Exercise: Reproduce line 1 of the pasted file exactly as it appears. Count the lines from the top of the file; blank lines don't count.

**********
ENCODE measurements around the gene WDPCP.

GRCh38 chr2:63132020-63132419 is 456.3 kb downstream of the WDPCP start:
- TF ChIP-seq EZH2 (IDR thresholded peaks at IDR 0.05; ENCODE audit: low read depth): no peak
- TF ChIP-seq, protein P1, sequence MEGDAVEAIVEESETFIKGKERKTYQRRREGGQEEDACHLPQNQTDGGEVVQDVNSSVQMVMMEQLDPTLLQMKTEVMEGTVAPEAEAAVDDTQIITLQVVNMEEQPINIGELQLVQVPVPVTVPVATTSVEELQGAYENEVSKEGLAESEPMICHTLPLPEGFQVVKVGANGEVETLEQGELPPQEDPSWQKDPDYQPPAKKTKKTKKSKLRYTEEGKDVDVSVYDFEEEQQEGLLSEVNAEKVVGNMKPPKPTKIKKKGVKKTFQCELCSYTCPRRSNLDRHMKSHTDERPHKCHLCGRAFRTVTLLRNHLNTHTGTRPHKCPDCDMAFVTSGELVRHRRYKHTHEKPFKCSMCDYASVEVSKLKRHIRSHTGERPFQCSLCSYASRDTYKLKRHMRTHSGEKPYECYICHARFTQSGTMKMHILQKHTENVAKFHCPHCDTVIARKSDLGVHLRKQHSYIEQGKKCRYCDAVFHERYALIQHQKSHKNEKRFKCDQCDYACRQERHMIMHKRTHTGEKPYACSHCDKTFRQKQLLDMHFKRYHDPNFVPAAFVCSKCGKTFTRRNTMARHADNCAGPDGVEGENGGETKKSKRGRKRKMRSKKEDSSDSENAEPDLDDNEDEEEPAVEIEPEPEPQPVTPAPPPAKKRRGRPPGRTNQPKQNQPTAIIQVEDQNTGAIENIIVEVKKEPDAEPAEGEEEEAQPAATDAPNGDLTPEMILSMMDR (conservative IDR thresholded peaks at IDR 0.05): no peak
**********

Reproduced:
ENCODE measurements around the gene WDPCP.